2019 Field Trip Report

Episode VI: Return of the Shuttle Bus


Remote learning has nothing on the desire of students to get excursion cards signed! Unfortunately, the Cook County Department of Health disagreed, so here is our field trip report for 2019.

Spanish- Students spent the first semester translating the Spanish language instructions for a time machine. On the next full moon, they zapped back to the Spanish Inquisition. Upon realizing inquisitions are really, really violent, they left to get churros.

French- Students walked around the Canadian border, wearing berets and taunting moose, until Mounties politely asked them to go home. 

German- Students kidnapped 5 first graders from local elementary schools and re-enacted Hansel and Gretel at Harmes Woods, shouting all dialogue in a uniquely angry and obscure German dialect. Most of the children are fine. One of them is very not.

Mandarin- Year One students at the Northfield campus took a trip to the Winnetka wood shop and forged their own swords, which was exceedingly difficult, since wood tends to catch fire when placed in a forge. They then attacked the Mulan production studios for poor cultural representation and getting rid of Mushu. They are currently awaiting trial.

Hebrew- Students planned a trip to Israel, but wanting to avoid the crowds at the touristy sights, they sought out the bush where Moses saw God. Unfortunately, they forgot to account for the bush’s previous state of being on fire, so they resorted to collecting the remaining charred pine cones which they are currently trying to sell on Etsy. 

Japanese- Awaiting a very exciting cultural experience, classes started off a trip to Japan with eating sushi at O’Hare. They spent one 36-hour plane ride and three days in a hotel puking their guts out.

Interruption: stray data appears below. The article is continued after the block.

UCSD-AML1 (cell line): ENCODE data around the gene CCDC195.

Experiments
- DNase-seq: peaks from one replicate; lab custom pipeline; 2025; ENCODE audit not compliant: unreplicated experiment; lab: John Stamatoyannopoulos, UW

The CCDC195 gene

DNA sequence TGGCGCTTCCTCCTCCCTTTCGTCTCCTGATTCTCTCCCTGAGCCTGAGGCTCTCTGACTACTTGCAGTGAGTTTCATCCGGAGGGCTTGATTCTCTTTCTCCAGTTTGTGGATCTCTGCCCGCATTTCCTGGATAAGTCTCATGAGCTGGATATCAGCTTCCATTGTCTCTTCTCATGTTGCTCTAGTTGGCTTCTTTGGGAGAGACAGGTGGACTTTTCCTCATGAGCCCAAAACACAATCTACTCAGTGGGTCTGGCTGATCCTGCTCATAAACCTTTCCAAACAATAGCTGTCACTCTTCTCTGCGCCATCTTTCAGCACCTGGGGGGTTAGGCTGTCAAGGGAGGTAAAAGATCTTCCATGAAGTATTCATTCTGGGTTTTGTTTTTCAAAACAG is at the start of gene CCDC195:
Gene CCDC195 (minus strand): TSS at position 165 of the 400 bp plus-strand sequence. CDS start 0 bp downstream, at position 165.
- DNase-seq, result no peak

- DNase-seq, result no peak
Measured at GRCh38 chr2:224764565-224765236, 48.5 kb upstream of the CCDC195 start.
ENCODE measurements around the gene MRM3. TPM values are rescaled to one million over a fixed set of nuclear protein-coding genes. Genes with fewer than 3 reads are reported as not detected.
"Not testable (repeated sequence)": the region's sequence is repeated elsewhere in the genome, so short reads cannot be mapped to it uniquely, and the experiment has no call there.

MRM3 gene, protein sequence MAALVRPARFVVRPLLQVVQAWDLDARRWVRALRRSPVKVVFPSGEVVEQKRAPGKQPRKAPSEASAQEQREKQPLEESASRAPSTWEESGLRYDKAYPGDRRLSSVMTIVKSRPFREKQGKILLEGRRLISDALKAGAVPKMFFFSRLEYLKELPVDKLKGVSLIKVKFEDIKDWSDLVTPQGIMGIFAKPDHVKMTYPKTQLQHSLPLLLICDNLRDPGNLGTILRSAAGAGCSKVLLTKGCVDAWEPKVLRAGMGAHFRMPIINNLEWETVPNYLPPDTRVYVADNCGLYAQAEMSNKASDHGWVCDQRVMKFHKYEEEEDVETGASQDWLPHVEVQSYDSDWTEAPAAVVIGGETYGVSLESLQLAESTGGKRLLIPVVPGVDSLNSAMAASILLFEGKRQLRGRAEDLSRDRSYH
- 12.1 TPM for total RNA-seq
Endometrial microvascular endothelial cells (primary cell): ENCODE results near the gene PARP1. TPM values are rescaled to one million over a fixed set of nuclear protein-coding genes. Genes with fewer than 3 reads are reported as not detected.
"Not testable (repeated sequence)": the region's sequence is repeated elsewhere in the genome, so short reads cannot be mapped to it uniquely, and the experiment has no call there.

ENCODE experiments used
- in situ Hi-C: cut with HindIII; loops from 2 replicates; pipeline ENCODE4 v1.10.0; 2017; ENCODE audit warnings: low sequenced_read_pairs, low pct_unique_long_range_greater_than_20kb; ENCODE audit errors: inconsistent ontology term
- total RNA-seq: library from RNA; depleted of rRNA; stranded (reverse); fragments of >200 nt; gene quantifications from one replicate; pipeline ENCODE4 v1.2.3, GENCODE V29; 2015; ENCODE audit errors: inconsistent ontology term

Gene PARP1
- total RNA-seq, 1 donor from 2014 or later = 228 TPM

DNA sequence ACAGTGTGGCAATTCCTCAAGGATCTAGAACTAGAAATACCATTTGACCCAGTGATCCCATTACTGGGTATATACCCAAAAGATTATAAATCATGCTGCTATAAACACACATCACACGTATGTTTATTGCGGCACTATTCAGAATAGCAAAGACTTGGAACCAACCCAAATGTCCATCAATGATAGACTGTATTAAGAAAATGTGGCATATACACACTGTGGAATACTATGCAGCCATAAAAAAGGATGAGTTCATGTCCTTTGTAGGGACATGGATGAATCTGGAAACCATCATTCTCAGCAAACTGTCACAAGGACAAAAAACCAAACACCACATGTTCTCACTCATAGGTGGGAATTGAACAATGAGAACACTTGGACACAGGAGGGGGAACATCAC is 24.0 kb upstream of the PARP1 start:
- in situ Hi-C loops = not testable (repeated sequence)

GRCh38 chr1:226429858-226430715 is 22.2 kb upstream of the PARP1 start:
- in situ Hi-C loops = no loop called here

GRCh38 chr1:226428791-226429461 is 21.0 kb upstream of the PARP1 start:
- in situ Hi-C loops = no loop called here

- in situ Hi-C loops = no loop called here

Latin- After borrowing a time machine from some very generous Spanish students, Latin students went to 600 BCE, when Latin was actually useful, but after realizing they were actually in Carthaginian Spain, it seemed too hard to walk all the way to Rome, so they just came back. Side note: they are still looking for a person to play Caesar in a very realistic play taking place on March 15.

Creative Cuisine- The school set budget limits on the culinary arts department, so, as creative as their name, a group of overachieving freshmen travelled to Centennial pool and siphoned off water to make their spaghetti. FEMA declares that while the site itself remains under a Level 1 Hazmat alert, long term effects to surrounding communities will most likely be minimal.

Topics in the Middle East- Every student drew the names of a Middle Eastern country and a partner out of a fishbowl. Students flew to their respective countries and engaged in a challenge: the first student to make their country declare war on their partner’s country won. 

AP Political Science and Government- Students jumped on the fault line separating California from the rest of the continent with pogo sticks until the state broke off and was set adrift into the Pacific Ocean. They are currently ruling the new land as an exercise in government. Their teacher says that, while she left her grade book in Oregon and requests it be mailed to her, they’re earning about a C+/B-.

Forensic Science– Students followed police officers around until an “interesting” crime was reported, then did their best to interfere with the investigation, like true forensic specialists.  They say a string of armed robberies will be solved but it may have to wait until after Tuesday’s quiz, because those sorts of scenarios will really fit better into the next unit. 

Dance 1- The real journey of taking dance is learning to avoid traditional KW classes, with strategies including “I refuse to play sports”, “I have PMS”, “I would rather be shoved into an active volcano than dance in front of people, but at least there won’t be boys during swimming”, and “I’m an actual dancer so I will work on my développé in the corner. You shall hate me.”